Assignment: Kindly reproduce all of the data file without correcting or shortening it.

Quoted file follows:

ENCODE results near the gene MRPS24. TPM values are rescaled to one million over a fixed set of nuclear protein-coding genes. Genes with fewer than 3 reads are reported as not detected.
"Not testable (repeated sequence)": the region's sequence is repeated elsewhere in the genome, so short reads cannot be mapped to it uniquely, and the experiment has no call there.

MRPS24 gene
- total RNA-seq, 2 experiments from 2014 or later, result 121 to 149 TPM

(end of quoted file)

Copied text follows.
ENCODE results near the gene MRPS24. TPM values are rescaled to one million over a fixed set of nuclear protein-coding genes. Genes with fewer than 3 reads are reported as not detected.
"Not testable (repeated sequence)": the region's sequence is repeated elsewhere in the genome, so short reads cannot be mapped to it uniquely, and the experiment has no call there.

MRPS24 gene
- total RNA-seq, 2 experiments from 2014 or later, result 121 to 149 TPM